There is a lot to be said about faithful giving in the church, about caring for the needs of our brothers, about how Christians should view money. Setting a baseline 10% based on a poor understanding of Old Testament tithing and applying it to the church is unhelpful. I wouldn't recommend this book to anyone. That might seem harsh but I didn't come away with anything even remotely redeeming about it.

I received Tithing: The Ancient Practices Series as part of the Book Sneeze program in return for posting an unbiased review.
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3 of 3 people found the following review helpful By A. Pelser on February 8, 2010
Format: Hardcover
The latest book in the Thomas Nelson Ancient Practices Series tackles the topic of tithing. Tithing is a subject that many churches and many Christians often shy away from discussing. Douglas LeBlanc shows, through a series of interviews, why people tithe and what God has done in their lives because of their practice of tithing.

Like many churches and non-profits around the United States, our church has recently been affected by our nation's economic downturn. If Christ-followers understood and practiced tithing, churches wouldn't be short on funds and we'd be able solve many of the world's poverty related issues. I believe and practice tithing. As a church staff, we're trying to help our church members take that step of faith. When I saw this book on Thomas Nelson's BookSneeze site, I thought it might be a great resource for teaching our members more about stewardship. Although I was not thrilled with all of the interviews and stories, I liked the concept. I would liked to have seen more discussion relating directly to the scriptural basis for tithing leading into or as a follow up to the testimonies. Unfortunately, this book is not the resource that I'd hoped it would be. It isn't a bad book. It is not what I was looking for or needed.

*** This book was review for Thomas Nelson's BookSneeze. This book was supplied to me for free through this program in exchange for a review of the book. My review was not influenced by Thomas Nelson or the fact that the book was provided for free. ***
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2 of 2 people found the following review helpful By Caleb on April 16, 2011
Format: Kindle Edition
I have a big interest in books on finance and tithing in particular as they relate to living out the Christian faith. When I was in seminary, the emphasis of my M.Div was stewardship and I picked up this book hoping to strengthen my library of books on the topic. The description of the book is pretty vague, but I hoped I would be getting a book that dealt practically with tithing. Well, if that is what you are looking for you need to find another book. This book is essentially a number brief interviews that the author did. The interviews are with a range of people and some of them were quite interesting, but they provide very little practical or Biblical information about tithing.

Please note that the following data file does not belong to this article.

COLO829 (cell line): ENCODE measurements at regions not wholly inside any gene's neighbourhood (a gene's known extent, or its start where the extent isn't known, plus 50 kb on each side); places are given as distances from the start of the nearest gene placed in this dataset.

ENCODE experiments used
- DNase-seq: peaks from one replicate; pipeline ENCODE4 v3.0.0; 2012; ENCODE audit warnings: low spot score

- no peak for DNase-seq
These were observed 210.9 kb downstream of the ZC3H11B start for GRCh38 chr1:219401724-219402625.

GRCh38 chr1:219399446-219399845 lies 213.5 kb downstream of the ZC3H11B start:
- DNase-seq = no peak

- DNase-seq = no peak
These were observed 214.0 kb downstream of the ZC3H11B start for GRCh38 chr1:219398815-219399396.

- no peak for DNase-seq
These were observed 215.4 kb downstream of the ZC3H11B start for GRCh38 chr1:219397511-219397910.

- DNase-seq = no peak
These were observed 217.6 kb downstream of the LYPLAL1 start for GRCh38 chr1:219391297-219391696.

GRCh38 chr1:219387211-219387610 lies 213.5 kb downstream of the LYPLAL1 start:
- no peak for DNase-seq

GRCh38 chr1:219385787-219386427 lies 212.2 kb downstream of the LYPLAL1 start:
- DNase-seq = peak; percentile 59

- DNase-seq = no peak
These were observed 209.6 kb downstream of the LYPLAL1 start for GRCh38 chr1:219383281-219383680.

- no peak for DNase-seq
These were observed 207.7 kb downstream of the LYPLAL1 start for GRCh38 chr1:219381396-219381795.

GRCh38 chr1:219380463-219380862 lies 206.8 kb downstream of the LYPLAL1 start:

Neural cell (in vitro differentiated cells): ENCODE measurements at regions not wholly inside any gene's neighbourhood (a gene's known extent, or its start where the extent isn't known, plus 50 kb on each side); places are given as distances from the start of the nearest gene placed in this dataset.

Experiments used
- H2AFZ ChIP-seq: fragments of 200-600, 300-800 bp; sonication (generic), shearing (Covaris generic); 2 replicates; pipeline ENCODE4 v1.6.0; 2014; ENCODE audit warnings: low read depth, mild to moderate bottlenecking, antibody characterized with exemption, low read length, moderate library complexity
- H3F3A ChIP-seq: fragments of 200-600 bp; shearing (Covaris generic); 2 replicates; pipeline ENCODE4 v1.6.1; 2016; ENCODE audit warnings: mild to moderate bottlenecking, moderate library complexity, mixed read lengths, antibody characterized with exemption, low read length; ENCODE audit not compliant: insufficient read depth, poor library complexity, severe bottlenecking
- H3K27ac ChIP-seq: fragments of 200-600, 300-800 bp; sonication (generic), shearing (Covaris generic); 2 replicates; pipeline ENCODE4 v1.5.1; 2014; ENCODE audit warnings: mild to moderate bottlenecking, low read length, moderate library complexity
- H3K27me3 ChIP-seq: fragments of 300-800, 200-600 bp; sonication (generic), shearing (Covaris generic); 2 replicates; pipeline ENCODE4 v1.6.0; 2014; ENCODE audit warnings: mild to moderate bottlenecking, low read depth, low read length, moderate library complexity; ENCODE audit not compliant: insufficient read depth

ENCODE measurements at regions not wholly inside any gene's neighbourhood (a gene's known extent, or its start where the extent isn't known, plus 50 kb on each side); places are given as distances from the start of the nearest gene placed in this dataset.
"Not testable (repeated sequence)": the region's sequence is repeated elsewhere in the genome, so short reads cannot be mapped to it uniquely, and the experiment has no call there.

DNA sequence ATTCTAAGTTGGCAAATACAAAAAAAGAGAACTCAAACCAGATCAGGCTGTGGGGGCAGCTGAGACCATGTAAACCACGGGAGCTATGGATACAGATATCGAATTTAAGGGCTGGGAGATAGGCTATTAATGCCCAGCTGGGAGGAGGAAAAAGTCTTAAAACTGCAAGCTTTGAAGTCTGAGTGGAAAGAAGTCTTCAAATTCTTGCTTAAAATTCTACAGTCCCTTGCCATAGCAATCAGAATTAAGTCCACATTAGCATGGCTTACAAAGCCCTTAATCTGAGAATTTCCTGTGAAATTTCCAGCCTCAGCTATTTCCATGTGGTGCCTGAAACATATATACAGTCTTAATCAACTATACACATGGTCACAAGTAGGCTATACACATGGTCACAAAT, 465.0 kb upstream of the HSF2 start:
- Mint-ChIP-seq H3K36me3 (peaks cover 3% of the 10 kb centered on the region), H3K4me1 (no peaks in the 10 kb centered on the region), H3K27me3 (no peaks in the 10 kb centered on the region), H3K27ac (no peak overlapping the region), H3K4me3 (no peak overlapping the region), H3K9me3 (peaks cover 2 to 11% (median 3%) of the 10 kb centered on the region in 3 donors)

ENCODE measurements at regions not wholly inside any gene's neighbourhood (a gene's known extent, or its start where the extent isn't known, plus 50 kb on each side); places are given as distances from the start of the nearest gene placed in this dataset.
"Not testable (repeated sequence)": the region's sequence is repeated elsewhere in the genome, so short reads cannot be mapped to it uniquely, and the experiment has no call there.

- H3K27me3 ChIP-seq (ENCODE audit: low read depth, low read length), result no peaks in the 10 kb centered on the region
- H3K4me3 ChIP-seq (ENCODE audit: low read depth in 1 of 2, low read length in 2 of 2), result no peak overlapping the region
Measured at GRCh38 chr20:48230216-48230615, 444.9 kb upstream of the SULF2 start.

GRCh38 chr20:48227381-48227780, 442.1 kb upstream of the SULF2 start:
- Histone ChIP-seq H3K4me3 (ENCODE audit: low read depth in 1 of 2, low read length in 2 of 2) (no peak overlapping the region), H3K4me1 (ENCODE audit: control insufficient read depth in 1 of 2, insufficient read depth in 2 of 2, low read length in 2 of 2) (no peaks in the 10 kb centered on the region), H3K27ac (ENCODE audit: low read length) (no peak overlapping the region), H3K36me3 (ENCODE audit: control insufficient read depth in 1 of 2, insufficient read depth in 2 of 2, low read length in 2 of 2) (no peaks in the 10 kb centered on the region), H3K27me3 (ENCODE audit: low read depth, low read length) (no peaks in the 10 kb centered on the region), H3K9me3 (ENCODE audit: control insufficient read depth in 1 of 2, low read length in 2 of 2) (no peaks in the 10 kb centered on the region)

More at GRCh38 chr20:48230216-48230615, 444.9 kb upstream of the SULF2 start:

It was especially frustrating because I was hoping to see more Scripture in the stories told. Had Leblanc tied his interview questions more closely to the relevant texts in the Bible, the book could have been much more interesting and useful for those looking for information about tithing. Even some of the stories seem to have very little to do with tithing and instead focus more on some peripheral issue that is specific to the person being interviewed.

The most useful part of the book is in the final pages where there are a series of study questions related to each chapter. These questions attempt to bring the book into the practical realm for the reader. Unfortunately, the book needed to delve into the practical (e.g. the text of Scripture) much sooner then the last pages. There are far better books on tithing out there.

Disclaimer- I received a copy of this book from the publisher. I was not required to write a positive review.